2. Does your present"sub" have an internal filter?

I ask this because I cringe a lot of times when I hear guys say they run mains from one side on the amp and subs from the other side of the amp. You won't imagine how many guys do this the wrong way...namely...taking a stereo signal to the amp and then running the mains on the left side (One half of a stereo signal) and the subs on the left (One half of a stereo signal).
Right now I'm using one amp in parallel to run 2 tops and 2 subs
As for sub having a filter--I don't know that answer--where would I look to find it?
 

djoutlaw

New DJ
Jun 17, 2008
0
Outlaw, the guys have given excellent advice. But it would be easier to help you of you would provide a list of equipment that you are working with. Are your speakers already set-up from the factory for bi-, or tri-, amping? Or are you going to rewire them?

It may not be as complex as what you perceive it to be, BUT...there are many variables involved. We just have to narrow it down a little more so you can start playing with your "basic" bi-amp set-up and then start branching out from there.
I have posted what amps and speakers I have on another post in this thread
 

ahoustondj

DJ Extraordinaire
Aug 13, 2007
3,465
Texas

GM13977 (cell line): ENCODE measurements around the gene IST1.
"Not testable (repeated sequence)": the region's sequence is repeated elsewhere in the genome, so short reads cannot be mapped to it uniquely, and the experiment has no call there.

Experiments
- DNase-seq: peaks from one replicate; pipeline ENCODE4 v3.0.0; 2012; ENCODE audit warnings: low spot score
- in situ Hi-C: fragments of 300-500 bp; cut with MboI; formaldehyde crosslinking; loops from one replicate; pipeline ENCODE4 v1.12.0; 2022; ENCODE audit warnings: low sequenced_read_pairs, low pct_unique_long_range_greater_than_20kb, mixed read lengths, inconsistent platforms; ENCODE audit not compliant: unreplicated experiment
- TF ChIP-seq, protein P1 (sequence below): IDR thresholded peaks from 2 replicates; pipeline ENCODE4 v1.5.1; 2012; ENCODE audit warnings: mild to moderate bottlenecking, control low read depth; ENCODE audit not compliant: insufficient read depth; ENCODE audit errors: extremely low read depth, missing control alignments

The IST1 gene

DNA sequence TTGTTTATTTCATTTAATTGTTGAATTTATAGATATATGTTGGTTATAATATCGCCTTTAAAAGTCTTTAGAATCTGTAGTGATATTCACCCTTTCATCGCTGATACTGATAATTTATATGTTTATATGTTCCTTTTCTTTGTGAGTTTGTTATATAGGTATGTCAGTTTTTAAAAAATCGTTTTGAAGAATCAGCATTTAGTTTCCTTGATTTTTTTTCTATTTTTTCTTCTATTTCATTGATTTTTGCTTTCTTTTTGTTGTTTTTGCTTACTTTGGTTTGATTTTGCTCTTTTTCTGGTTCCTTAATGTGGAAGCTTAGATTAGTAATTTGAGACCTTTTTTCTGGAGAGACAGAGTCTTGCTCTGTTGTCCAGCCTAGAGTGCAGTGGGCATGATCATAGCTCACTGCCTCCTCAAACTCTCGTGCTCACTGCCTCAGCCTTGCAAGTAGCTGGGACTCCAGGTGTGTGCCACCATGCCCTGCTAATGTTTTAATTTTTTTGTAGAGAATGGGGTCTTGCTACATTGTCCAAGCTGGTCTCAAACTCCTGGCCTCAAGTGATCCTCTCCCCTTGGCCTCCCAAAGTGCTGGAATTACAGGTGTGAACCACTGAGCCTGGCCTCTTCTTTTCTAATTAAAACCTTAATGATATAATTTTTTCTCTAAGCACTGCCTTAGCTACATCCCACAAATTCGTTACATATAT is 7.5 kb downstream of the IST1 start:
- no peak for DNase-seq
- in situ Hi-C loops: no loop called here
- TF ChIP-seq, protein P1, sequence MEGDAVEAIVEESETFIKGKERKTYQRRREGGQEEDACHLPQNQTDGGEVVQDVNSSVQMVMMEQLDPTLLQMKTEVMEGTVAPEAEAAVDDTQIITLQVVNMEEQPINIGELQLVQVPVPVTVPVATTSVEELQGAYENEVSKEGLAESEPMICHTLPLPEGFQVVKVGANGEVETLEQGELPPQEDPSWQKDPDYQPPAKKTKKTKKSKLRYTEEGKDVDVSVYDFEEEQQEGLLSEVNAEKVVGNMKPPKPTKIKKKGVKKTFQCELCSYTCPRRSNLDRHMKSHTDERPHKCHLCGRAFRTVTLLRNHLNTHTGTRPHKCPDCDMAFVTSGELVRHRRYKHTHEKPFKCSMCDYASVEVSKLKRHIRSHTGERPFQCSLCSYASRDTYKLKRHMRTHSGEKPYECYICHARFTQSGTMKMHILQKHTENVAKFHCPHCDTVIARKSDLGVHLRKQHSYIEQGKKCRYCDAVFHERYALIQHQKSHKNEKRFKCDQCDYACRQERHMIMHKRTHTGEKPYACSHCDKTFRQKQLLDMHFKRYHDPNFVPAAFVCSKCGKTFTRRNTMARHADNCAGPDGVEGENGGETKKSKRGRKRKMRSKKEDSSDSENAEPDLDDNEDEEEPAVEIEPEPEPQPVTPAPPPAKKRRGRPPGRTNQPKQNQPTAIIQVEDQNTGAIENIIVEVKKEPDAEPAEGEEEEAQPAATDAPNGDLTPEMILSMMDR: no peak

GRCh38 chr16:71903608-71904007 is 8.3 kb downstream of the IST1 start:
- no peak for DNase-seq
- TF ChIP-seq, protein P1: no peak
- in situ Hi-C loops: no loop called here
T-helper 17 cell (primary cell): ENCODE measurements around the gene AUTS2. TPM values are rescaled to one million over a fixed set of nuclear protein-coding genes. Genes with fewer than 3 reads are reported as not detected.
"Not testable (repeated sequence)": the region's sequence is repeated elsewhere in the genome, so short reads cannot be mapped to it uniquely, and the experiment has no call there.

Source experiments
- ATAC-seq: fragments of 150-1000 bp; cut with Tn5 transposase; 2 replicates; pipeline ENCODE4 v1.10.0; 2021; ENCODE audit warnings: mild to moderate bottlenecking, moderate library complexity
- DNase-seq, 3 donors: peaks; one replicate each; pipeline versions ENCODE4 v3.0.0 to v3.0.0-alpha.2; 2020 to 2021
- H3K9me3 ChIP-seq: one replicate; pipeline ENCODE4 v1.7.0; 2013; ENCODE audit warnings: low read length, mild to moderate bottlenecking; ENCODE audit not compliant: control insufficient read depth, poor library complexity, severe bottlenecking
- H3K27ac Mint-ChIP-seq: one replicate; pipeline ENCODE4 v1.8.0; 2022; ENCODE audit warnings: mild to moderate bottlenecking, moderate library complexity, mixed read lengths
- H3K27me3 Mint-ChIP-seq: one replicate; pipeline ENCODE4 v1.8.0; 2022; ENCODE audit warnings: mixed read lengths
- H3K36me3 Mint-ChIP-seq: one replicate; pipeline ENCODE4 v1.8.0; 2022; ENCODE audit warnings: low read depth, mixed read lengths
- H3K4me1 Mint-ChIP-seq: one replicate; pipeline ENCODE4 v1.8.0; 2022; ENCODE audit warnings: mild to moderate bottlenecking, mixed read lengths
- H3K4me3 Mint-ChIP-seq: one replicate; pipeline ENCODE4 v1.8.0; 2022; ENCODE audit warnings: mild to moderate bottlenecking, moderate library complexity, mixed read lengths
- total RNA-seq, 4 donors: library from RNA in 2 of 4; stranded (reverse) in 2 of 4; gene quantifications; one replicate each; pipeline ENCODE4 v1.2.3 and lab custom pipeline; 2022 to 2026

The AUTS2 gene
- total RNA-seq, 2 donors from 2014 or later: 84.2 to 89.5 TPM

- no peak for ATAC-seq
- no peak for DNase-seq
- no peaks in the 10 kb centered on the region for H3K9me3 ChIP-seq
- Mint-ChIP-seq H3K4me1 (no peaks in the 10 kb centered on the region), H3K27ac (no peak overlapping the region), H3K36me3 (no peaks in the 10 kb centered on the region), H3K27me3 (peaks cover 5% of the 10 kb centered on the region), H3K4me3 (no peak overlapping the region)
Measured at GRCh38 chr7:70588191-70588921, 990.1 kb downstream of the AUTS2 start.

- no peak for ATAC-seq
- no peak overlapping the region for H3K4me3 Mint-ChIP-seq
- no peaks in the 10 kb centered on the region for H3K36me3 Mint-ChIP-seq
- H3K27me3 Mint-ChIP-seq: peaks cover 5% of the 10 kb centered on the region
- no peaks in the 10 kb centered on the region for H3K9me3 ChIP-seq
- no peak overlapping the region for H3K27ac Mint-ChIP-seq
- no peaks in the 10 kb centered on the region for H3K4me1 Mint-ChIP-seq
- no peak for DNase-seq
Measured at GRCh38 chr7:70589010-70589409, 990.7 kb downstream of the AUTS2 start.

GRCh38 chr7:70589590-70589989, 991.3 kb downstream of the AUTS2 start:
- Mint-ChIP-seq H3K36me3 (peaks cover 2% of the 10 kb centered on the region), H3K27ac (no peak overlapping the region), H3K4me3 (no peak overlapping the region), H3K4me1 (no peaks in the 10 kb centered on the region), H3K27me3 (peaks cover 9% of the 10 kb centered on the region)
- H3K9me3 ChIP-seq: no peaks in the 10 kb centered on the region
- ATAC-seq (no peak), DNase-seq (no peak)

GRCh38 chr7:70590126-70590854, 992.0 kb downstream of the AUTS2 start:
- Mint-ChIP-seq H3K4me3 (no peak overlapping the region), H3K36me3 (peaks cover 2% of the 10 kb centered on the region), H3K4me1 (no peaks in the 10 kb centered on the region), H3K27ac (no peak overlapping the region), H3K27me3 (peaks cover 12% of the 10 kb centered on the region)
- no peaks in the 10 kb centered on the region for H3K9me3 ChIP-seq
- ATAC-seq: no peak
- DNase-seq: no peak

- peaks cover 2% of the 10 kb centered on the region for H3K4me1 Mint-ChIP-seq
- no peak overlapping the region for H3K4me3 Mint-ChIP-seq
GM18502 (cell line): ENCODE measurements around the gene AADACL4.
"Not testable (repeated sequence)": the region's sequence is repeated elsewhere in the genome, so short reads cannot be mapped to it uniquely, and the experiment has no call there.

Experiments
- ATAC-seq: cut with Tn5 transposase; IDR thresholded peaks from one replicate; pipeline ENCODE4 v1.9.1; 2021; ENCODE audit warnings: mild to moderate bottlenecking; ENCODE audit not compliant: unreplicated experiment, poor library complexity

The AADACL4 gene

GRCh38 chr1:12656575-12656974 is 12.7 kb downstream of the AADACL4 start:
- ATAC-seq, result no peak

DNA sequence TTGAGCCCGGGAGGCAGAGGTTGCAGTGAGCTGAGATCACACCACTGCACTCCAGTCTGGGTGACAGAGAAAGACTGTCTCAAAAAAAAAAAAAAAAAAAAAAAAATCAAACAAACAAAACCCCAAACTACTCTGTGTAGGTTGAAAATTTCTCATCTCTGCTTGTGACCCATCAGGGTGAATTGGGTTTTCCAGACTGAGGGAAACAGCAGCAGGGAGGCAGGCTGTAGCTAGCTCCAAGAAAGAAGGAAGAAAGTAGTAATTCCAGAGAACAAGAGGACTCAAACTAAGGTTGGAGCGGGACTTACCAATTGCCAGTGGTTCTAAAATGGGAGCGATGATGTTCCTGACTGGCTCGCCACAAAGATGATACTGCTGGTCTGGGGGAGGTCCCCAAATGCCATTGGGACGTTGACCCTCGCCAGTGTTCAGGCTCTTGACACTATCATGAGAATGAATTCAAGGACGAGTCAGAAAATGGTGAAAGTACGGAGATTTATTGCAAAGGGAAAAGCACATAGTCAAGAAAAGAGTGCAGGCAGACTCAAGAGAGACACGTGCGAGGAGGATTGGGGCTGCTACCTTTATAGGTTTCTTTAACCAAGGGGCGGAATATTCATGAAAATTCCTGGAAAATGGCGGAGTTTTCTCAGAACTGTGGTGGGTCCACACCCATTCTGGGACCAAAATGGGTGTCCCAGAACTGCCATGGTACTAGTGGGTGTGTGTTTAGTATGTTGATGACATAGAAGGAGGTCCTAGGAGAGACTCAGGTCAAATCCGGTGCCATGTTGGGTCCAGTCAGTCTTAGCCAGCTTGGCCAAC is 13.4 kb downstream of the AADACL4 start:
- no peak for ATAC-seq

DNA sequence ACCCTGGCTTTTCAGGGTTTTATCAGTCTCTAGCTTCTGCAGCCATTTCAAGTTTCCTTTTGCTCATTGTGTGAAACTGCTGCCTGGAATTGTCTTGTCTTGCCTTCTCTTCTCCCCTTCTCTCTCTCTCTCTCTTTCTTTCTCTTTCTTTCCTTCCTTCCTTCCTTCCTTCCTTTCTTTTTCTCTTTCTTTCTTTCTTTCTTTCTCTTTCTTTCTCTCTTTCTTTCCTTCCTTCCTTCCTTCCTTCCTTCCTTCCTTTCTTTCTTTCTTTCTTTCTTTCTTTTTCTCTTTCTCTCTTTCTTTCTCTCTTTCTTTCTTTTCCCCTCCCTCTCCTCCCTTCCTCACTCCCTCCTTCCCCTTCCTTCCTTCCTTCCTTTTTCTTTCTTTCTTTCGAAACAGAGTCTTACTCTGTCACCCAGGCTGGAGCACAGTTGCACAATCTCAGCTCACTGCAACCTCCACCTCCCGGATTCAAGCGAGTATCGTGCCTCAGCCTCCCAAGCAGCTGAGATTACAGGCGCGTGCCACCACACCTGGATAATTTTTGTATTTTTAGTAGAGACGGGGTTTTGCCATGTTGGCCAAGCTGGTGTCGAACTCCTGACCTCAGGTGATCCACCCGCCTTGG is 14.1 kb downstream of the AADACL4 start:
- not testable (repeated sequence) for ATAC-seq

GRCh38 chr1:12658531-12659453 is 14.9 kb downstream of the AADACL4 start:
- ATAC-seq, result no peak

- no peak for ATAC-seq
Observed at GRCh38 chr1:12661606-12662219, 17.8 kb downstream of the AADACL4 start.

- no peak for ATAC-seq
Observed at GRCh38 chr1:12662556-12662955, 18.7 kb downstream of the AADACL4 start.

Right now I'm using one amp in parallel to run 2 tops and 2 subs
As for sub having a filter--I don't know that answer--where would I look to find it?
Like Precisionpower stated K.I.S.S
It does not matter what you were doing before. Look ahead to what you need for what you want to do.
Here is my suggestion #1. (No Brand Names)
To Bi-amp
Stereo Equalizer
Stereo Two Way Electronic Crossover
Two Amplifiers
(One amp will run your tops/mains the other will run your Lows/subs)
The amp running your subs can be run as two channels/stereo or you can sum the signal out from the crossover and then bridge the amp)


Suggestion #2

DSP/Driverrack (This includes EQ, Limiters, Crossover etc)
Two Amplifiers
(One amp will run your tops/mains the other will run your Lows/subs)
The amp running your subs can be run as two channels/stereo or you can sum the signal out from the crossover and then bridge the amp)

I hope this helps. The amps you need will depend on the power ratings of your speakers. Its advised to have ample headroom on the amps to eliminate peaking/clipping.